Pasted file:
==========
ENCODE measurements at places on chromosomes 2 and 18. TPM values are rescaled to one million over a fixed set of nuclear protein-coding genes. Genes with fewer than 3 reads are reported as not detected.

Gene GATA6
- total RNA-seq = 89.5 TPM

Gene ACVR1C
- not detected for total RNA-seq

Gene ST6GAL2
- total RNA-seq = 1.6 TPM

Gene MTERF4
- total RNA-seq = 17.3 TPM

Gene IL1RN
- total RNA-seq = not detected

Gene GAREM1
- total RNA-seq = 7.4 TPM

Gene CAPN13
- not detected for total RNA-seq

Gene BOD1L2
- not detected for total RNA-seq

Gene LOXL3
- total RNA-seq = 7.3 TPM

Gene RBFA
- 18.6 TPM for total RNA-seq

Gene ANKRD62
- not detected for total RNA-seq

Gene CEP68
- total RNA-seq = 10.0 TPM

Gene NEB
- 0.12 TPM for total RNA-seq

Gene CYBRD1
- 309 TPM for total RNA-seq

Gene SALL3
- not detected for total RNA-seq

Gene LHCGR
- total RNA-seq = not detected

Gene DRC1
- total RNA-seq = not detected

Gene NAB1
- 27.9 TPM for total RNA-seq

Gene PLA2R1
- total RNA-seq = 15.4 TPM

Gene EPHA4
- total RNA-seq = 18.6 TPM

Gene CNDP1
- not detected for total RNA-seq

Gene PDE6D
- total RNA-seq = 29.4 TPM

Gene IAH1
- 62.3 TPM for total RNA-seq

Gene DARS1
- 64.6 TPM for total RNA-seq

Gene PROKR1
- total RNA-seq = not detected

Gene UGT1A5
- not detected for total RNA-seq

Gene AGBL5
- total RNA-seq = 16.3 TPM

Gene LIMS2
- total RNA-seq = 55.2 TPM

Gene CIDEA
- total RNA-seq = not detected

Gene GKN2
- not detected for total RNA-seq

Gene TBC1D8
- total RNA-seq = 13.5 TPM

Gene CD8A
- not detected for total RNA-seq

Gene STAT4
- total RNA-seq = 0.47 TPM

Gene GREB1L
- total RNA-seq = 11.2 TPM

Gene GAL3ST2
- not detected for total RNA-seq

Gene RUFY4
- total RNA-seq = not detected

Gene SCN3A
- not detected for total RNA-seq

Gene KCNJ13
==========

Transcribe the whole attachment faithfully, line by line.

ENCODE measurements at places on chromosomes 2 and 18. TPM values are rescaled to one million over a fixed set of nuclear protein-coding genes. Genes with fewer than 3 reads are reported as not detected.

Gene GATA6
- total RNA-seq = 89.5 TPM

Gene ACVR1C
- not detected for total RNA-seq

Gene ST6GAL2
- total RNA-seq = 1.6 TPM

Gene MTERF4
- total RNA-seq = 17.3 TPM

Gene IL1RN
- total RNA-seq = not detected

Gene GAREM1
- total RNA-seq = 7.4 TPM

Gene CAPN13
- not detected for total RNA-seq

Gene BOD1L2
- not detected for total RNA-seq

Gene LOXL3
- total RNA-seq = 7.3 TPM

Gene RBFA
- 18.6 TPM for total RNA-seq

Gene ANKRD62
- not detected for total RNA-seq

Gene CEP68
- total RNA-seq = 10.0 TPM

Gene NEB
- 0.12 TPM for total RNA-seq

Gene CYBRD1
- 309 TPM for total RNA-seq

Gene SALL3
- not detected for total RNA-seq

Gene LHCGR
- total RNA-seq = not detected

Gene DRC1
- total RNA-seq = not detected

Gene NAB1
- 27.9 TPM for total RNA-seq

Gene PLA2R1
- total RNA-seq = 15.4 TPM

Gene EPHA4
- total RNA-seq = 18.6 TPM

Gene CNDP1
- not detected for total RNA-seq

Gene PDE6D
- total RNA-seq = 29.4 TPM

Gene IAH1
- 62.3 TPM for total RNA-seq

Gene DARS1
- 64.6 TPM for total RNA-seq

Gene PROKR1
- total RNA-seq = not detected

Gene UGT1A5
- not detected for total RNA-seq

Gene AGBL5
- total RNA-seq = 16.3 TPM

Gene LIMS2
- total RNA-seq = 55.2 TPM

Gene CIDEA
- total RNA-seq = not detected

Gene GKN2
- not detected for total RNA-seq

Gene TBC1D8
- total RNA-seq = 13.5 TPM

Gene CD8A
- not detected for total RNA-seq

Gene STAT4
- total RNA-seq = 0.47 TPM

Gene GREB1L
- total RNA-seq = 11.2 TPM

Gene GAL3ST2
- not detected for total RNA-seq

Gene RUFY4
- total RNA-seq = not detected

Gene SCN3A
- not detected for total RNA-seq

Gene KCNJ13